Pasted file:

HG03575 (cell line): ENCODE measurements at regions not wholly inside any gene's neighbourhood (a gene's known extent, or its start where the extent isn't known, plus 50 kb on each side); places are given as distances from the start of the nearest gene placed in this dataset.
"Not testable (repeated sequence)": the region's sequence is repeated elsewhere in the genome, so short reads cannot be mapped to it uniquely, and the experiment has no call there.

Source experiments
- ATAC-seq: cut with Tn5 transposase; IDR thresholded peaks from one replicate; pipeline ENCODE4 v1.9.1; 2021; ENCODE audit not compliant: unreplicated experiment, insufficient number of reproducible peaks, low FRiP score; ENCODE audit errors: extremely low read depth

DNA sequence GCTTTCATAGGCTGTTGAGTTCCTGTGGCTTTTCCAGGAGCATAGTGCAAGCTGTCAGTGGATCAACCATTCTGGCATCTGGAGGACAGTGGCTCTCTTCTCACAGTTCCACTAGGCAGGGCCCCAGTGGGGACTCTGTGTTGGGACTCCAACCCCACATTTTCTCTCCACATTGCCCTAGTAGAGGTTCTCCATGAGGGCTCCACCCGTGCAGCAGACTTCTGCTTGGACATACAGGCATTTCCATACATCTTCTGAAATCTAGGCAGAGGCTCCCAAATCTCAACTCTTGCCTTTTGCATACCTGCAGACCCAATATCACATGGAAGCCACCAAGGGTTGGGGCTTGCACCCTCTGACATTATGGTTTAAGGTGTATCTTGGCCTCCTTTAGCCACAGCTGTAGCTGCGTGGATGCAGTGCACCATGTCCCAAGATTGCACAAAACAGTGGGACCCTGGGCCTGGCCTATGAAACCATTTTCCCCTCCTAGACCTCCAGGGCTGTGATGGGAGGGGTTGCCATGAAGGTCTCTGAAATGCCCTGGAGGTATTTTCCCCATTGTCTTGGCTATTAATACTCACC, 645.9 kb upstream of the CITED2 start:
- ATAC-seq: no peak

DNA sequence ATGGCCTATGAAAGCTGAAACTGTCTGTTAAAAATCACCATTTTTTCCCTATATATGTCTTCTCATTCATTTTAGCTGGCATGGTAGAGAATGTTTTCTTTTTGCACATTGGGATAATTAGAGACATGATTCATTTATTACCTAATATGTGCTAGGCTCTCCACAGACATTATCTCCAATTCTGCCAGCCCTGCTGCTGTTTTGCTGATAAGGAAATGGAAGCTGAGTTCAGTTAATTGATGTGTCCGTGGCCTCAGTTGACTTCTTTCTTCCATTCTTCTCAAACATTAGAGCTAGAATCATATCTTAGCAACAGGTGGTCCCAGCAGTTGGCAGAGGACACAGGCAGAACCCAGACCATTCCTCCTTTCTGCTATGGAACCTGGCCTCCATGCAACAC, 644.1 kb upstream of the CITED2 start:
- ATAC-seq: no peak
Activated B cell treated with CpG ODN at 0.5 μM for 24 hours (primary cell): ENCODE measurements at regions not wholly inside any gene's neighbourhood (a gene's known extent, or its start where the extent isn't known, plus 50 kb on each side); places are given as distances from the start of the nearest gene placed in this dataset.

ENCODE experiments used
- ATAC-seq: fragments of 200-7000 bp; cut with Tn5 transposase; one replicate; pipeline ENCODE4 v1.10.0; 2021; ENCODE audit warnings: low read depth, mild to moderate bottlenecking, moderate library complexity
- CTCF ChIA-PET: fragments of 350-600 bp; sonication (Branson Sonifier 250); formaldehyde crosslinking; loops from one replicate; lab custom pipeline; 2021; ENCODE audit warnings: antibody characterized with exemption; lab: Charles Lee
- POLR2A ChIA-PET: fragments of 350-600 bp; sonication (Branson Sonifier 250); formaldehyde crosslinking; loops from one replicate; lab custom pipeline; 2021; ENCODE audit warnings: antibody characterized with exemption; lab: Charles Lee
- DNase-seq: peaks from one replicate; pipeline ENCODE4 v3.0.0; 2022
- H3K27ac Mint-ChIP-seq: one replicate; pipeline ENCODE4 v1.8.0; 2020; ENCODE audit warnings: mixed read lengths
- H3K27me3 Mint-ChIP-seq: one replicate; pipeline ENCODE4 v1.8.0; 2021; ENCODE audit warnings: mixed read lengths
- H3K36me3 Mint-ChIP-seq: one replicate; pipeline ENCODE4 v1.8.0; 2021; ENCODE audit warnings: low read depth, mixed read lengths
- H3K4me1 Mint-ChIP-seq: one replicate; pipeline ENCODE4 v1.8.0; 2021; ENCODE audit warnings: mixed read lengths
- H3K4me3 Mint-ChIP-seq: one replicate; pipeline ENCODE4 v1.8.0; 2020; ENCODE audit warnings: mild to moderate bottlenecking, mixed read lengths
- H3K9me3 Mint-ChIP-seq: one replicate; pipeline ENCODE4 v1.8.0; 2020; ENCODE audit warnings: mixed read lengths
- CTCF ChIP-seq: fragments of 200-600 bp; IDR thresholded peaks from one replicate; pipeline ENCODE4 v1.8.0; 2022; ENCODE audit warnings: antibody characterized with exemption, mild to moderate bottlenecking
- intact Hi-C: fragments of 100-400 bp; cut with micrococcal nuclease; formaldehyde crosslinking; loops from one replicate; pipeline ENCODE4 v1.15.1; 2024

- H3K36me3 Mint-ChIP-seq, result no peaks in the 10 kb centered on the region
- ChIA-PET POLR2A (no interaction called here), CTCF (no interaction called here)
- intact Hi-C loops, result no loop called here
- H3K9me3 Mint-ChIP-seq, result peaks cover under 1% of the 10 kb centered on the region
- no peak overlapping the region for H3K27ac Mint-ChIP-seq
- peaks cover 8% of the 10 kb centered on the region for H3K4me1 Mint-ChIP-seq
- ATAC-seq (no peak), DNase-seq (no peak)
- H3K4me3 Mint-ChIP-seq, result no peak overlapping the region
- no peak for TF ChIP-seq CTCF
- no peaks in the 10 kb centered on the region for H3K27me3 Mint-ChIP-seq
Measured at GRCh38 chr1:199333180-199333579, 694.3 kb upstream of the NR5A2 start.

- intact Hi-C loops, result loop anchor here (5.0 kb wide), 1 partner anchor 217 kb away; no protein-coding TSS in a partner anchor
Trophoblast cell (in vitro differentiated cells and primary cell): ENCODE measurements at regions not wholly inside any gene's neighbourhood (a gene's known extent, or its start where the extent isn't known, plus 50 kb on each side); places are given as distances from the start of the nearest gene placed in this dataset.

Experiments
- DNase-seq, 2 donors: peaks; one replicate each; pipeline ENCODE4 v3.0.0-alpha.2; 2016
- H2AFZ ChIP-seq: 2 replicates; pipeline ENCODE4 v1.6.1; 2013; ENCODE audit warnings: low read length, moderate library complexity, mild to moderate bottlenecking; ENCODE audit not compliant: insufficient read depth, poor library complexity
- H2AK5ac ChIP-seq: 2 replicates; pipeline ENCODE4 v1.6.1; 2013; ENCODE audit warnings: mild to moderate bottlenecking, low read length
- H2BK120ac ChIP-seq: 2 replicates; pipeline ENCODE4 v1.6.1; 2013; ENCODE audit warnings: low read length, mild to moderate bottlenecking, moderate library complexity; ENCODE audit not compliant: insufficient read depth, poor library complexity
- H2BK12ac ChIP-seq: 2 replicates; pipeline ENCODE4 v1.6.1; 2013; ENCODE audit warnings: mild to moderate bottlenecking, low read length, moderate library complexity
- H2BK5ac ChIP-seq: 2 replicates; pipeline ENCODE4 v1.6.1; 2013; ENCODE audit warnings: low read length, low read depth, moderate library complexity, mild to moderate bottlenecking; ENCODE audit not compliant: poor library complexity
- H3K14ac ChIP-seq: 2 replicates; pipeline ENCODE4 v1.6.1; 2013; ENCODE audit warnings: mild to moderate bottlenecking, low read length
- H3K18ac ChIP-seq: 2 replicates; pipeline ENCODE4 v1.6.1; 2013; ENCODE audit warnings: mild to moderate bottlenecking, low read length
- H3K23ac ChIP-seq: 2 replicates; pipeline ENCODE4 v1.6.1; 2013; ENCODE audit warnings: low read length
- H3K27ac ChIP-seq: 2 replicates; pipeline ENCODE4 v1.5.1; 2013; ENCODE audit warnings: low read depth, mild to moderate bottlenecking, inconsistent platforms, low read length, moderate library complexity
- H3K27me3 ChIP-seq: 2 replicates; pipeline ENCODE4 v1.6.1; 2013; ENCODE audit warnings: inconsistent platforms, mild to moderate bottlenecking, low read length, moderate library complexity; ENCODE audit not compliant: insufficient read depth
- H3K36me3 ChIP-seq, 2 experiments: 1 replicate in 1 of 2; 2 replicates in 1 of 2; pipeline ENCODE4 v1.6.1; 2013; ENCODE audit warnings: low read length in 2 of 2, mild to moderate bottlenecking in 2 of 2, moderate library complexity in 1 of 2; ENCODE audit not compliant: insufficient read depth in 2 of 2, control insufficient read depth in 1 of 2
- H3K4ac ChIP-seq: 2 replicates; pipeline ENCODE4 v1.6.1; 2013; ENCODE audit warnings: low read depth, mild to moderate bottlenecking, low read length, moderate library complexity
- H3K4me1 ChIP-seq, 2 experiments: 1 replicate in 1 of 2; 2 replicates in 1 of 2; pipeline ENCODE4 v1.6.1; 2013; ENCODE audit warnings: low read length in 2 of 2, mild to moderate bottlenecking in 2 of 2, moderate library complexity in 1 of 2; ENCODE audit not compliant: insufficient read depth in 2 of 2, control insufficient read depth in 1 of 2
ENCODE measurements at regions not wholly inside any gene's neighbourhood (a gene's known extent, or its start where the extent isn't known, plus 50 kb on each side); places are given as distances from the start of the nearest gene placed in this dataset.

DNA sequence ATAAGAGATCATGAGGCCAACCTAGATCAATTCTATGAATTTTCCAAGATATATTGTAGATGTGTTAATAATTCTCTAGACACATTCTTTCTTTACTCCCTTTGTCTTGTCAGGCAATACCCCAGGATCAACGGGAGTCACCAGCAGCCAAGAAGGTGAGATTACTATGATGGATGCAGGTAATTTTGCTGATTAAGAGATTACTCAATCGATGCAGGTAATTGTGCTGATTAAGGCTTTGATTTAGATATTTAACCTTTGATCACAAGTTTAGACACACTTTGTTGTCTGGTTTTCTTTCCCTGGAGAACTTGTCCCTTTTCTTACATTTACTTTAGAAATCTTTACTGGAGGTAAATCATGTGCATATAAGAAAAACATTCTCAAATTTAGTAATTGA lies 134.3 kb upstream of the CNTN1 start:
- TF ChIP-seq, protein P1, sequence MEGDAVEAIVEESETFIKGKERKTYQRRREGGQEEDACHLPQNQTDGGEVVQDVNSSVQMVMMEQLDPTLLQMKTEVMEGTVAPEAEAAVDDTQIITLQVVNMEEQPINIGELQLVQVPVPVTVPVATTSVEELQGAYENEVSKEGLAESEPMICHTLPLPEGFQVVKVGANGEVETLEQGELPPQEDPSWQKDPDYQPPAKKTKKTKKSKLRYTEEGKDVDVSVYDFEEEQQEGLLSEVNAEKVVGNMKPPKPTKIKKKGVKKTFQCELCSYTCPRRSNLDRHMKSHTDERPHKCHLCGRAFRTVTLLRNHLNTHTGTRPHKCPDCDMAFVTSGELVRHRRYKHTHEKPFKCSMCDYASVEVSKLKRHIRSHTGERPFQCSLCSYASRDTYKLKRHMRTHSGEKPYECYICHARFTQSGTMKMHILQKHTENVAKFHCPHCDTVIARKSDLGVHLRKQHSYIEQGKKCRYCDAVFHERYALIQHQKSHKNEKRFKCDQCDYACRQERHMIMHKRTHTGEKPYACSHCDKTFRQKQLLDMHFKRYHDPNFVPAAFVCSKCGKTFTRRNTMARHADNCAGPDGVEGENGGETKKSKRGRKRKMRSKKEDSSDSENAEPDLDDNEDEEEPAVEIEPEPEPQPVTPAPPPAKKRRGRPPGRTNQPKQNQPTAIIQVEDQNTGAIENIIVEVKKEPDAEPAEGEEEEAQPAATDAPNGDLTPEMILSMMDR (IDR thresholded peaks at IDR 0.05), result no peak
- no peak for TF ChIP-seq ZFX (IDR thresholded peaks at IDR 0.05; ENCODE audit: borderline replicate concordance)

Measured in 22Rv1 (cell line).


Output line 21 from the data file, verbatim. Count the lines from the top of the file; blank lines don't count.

- CTCF ChIP-seq: fragments of 200-600 bp; IDR thresholded peaks from one replicate; pipeline ENCODE4 v1.8.0; 2022; ENCODE audit warnings: antibody characterized with exemption, mild to moderate bottlenecking